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With their deep pockets, global reach and army of lobbyists, the Hollywood studios have always led the fight against movie piracy. But now the independents are gathering their forces to play a bigger role in the battle.

After holding a first meeting in Cannes between key sales agents and Euro distributors, the Independent Film & TV Alliance is planning a larger confab at the American Film Market to share local intelligence, and explore options for collective action.

The org’s aims are to give indies a louder voice in the political debate over copyright protection and to strengthen efforts to combat online piracy by pooling their knowledge about what’s working, and what isn’t, in different territories around the world.

Because of their smaller size and different financing model, indies are arguably more vulnerable to the damage from piracy than the majors. Whereas piracy hurts a studio’s bottom line, it can prevent indie pics from being made at all.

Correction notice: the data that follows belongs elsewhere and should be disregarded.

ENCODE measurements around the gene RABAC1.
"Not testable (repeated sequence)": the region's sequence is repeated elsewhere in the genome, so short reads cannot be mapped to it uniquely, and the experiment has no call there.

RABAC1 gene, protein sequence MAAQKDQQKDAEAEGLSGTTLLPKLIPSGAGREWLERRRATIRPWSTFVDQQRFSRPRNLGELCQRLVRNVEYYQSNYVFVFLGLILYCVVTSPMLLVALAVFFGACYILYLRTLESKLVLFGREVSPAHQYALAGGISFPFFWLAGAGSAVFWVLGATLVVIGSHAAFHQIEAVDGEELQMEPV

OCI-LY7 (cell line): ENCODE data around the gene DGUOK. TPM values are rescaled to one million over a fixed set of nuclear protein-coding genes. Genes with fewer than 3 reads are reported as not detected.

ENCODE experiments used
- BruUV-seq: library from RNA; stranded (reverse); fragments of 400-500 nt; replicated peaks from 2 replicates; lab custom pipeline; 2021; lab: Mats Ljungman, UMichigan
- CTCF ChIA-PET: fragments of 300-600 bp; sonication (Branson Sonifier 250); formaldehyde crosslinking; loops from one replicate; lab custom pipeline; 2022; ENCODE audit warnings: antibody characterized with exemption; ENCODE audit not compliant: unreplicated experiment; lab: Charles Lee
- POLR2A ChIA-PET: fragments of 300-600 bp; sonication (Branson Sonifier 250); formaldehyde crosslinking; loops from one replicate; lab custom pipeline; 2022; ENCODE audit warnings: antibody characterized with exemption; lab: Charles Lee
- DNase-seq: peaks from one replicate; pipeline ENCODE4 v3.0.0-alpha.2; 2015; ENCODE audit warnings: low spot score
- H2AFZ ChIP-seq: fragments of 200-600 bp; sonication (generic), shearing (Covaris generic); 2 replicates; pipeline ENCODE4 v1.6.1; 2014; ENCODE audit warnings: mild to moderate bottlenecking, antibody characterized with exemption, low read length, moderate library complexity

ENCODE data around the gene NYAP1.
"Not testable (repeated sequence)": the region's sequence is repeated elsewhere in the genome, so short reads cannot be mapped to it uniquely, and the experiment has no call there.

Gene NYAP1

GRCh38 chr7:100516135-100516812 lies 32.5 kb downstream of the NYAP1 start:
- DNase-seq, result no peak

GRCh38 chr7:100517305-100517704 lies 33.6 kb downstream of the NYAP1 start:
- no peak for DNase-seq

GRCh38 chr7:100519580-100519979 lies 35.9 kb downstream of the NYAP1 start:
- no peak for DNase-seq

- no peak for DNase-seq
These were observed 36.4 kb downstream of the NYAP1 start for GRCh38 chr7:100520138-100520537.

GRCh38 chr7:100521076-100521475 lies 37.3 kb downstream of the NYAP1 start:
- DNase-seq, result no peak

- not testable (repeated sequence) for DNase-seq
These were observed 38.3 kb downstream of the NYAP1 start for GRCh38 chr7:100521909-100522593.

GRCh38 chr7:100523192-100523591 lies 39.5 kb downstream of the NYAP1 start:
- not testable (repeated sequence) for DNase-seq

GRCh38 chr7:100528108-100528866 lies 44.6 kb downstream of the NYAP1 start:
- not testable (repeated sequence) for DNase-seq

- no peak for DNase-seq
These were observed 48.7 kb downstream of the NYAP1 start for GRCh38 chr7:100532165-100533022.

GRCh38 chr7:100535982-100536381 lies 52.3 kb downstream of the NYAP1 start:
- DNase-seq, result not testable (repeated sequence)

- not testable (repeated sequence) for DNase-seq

Yet the fragmented nature of the indie business makes it hard for any individual company to respond effectively to the threat, or to have a significant say in public policy.

“The piracy story is almost always told by the big studios,” says IFTA president-CEO Jean Prewitt. “Independent distributors tend to be better connected with what’s going on in their local market, but are left out of the process of devising solutions. Governments tend to talk only to those who are vertically integrated with a lot of money, which distorts the debate.”

Prewitt says it’s important to make sure governments understand anti-piracy weapons that work for the studios don’t always help the independent sector — either because they can be too expensive, or because they aren’t effective for a business model based on territory-by-territory sales.

Few local distributors, for example, can afford to scan the Web for their films on a regular basis, or to identify and pursue pirate sites based in far-flung territories with ambiguous copyright regimes.